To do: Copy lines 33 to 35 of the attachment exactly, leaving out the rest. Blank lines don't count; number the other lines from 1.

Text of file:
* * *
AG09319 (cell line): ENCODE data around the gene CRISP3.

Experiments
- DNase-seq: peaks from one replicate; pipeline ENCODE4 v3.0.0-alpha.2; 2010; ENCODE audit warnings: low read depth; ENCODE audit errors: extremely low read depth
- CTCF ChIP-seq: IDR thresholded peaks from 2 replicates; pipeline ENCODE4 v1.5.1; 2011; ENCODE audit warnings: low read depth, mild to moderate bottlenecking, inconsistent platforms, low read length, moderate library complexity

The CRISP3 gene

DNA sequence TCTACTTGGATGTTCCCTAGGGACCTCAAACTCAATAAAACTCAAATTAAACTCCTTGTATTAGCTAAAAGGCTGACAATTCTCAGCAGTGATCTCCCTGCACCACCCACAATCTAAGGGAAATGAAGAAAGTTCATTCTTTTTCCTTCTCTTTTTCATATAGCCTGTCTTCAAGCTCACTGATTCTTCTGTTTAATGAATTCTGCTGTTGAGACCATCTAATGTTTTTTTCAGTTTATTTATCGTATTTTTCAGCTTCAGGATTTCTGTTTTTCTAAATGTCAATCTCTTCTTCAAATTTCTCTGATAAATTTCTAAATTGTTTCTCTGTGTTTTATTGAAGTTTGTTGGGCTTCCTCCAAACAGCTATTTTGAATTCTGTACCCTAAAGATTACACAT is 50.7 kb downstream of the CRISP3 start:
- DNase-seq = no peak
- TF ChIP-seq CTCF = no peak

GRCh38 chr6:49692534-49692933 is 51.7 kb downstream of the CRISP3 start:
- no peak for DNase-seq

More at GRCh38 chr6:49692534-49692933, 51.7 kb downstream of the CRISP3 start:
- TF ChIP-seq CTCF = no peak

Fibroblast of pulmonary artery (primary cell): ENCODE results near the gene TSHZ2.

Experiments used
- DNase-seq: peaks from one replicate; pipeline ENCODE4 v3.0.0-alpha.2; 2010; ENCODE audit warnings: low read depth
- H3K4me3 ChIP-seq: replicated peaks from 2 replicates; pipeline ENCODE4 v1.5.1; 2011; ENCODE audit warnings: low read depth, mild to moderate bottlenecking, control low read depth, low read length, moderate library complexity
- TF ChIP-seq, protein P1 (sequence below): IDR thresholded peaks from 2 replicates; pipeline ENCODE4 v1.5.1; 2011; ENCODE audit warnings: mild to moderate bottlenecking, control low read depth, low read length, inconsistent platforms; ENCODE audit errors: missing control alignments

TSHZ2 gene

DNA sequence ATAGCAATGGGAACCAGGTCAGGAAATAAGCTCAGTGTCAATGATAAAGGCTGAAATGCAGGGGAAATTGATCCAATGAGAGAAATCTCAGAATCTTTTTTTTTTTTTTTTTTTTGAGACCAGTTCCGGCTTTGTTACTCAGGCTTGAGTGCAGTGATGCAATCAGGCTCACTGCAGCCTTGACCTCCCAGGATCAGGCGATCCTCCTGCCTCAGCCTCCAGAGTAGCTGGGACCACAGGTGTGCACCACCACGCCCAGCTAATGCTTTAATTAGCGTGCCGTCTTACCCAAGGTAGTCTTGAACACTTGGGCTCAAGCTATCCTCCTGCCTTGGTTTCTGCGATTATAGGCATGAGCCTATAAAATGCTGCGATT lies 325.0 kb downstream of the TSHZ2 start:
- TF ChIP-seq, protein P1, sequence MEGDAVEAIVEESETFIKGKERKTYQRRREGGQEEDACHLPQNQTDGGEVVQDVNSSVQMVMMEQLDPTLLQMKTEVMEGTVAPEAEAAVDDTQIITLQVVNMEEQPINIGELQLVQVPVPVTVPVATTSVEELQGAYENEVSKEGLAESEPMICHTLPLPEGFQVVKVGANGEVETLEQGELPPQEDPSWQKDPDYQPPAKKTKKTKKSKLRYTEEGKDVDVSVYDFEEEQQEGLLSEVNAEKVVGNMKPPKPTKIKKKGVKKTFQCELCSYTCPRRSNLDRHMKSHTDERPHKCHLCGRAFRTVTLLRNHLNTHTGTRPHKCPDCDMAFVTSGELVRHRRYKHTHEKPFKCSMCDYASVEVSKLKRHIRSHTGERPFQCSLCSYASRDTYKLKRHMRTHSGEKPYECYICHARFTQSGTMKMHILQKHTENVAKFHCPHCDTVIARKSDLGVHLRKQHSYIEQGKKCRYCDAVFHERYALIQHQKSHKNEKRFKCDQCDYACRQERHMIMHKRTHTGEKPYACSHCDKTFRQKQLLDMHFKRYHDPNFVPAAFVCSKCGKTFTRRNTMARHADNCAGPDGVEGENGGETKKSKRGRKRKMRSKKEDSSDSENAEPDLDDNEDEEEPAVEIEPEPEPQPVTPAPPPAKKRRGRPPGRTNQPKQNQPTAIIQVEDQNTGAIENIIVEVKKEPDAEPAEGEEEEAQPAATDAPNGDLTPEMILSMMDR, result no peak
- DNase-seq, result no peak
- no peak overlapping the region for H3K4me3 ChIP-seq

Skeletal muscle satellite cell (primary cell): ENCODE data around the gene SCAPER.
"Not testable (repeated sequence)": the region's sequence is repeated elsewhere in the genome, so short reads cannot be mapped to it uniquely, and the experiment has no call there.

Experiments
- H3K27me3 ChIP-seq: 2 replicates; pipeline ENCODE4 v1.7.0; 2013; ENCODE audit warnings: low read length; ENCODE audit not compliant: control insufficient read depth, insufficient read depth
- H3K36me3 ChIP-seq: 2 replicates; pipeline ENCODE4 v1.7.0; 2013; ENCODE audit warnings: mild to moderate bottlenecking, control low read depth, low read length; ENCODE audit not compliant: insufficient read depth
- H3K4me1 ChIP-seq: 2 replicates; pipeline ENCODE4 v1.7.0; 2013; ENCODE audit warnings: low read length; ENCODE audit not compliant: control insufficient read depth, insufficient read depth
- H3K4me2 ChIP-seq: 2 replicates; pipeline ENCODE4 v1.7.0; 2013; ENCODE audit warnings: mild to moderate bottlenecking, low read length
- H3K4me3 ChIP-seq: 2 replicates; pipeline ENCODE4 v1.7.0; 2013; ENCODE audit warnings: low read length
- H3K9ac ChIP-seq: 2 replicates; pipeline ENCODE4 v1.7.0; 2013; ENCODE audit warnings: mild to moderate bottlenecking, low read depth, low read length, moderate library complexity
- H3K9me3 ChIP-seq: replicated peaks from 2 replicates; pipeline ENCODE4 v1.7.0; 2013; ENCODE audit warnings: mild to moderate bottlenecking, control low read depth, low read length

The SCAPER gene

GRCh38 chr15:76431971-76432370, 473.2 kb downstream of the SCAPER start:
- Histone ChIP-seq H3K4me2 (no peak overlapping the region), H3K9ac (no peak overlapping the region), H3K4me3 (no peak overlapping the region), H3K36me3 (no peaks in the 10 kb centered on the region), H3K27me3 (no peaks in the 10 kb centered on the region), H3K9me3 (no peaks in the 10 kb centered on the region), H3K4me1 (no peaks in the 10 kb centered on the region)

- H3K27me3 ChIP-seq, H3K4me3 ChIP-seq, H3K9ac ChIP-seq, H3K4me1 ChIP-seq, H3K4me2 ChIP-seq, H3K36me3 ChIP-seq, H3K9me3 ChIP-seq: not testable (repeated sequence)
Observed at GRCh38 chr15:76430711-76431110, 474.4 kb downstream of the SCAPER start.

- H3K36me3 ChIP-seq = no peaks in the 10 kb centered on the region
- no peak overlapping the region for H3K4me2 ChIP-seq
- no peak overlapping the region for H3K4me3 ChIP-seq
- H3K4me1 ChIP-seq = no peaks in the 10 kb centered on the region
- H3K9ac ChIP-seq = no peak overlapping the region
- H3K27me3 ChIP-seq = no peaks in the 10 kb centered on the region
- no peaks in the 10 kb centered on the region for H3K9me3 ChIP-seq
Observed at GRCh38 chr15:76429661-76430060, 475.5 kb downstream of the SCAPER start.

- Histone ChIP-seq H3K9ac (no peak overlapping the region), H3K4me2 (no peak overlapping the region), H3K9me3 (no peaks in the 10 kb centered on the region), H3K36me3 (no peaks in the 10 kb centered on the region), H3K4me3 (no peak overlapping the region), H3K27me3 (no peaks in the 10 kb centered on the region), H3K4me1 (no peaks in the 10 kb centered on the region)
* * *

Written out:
The SCAPER gene

GRCh38 chr15:76431971-76432370, 473.2 kb downstream of the SCAPER start:
- Histone ChIP-seq H3K4me2 (no peak overlapping the region), H3K9ac (no peak overlapping the region), H3K4me3 (no peak overlapping the region), H3K36me3 (no peaks in the 10 kb centered on the region), H3K27me3 (no peaks in the 10 kb centered on the region), H3K9me3 (no peaks in the 10 kb centered on the region), H3K4me1 (no peaks in the 10 kb centered on the region)